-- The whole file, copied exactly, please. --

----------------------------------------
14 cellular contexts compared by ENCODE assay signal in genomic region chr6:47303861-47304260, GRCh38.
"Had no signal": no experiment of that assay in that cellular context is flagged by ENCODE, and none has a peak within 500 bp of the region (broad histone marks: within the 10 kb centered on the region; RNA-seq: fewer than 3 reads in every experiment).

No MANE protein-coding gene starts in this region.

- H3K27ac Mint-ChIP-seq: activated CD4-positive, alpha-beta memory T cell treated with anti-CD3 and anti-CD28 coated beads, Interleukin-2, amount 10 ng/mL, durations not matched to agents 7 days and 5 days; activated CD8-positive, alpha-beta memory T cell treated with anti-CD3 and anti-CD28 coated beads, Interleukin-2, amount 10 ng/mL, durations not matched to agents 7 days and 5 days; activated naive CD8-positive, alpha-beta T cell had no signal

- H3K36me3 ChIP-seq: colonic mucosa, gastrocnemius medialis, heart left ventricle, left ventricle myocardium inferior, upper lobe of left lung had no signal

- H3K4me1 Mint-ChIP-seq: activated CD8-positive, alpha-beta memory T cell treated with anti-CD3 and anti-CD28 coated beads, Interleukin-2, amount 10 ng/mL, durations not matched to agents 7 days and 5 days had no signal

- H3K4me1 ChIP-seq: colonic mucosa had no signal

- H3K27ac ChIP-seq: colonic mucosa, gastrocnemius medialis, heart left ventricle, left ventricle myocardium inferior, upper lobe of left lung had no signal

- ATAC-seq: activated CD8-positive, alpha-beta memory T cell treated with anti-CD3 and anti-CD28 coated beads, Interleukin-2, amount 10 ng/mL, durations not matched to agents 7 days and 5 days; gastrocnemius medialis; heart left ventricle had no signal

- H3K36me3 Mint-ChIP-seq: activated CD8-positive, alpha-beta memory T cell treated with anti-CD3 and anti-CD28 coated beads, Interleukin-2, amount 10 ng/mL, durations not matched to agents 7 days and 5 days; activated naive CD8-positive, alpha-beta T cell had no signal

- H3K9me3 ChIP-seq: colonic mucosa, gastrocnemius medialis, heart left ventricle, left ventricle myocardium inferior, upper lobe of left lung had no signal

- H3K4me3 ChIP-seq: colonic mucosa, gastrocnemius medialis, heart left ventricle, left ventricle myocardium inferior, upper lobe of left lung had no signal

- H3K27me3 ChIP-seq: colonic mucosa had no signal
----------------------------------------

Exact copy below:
14 cellular contexts compared by ENCODE assay signal in genomic region chr6:47303861-47304260, GRCh38.
"Had no signal": no experiment of that assay in that cellular context is flagged by ENCODE, and none has a peak within 500 bp of the region (broad histone marks: within the 10 kb centered on the region; RNA-seq: fewer than 3 reads in every experiment).

No MANE protein-coding gene starts in this region.

- H3K27ac Mint-ChIP-seq: activated CD4-positive, alpha-beta memory T cell treated with anti-CD3 and anti-CD28 coated beads, Interleukin-2, amount 10 ng/mL, durations not matched to agents 7 days and 5 days; activated CD8-positive, alpha-beta memory T cell treated with anti-CD3 and anti-CD28 coated beads, Interleukin-2, amount 10 ng/mL, durations not matched to agents 7 days and 5 days; activated naive CD8-positive, alpha-beta T cell had no signal

- H3K36me3 ChIP-seq: colonic mucosa, gastrocnemius medialis, heart left ventricle, left ventricle myocardium inferior, upper lobe of left lung had no signal

- H3K4me1 Mint-ChIP-seq: activated CD8-positive, alpha-beta memory T cell treated with anti-CD3 and anti-CD28 coated beads, Interleukin-2, amount 10 ng/mL, durations not matched to agents 7 days and 5 days had no signal

- H3K4me1 ChIP-seq: colonic mucosa had no signal

- H3K27ac ChIP-seq: colonic mucosa, gastrocnemius medialis, heart left ventricle, left ventricle myocardium inferior, upper lobe of left lung had no signal

- ATAC-seq: activated CD8-positive, alpha-beta memory T cell treated with anti-CD3 and anti-CD28 coated beads, Interleukin-2, amount 10 ng/mL, durations not matched to agents 7 days and 5 days; gastrocnemius medialis; heart left ventricle had no signal

- H3K36me3 Mint-ChIP-seq: activated CD8-positive, alpha-beta memory T cell treated with anti-CD3 and anti-CD28 coated beads, Interleukin-2, amount 10 ng/mL, durations not matched to agents 7 days and 5 days; activated naive CD8-positive, alpha-beta T cell had no signal

- H3K9me3 ChIP-seq: colonic mucosa, gastrocnemius medialis, heart left ventricle, left ventricle myocardium inferior, upper lobe of left lung had no signal

- H3K4me3 ChIP-seq: colonic mucosa, gastrocnemius medialis, heart left ventricle, left ventricle myocardium inferior, upper lobe of left lung had no signal

- H3K27me3 ChIP-seq: colonic mucosa had no signal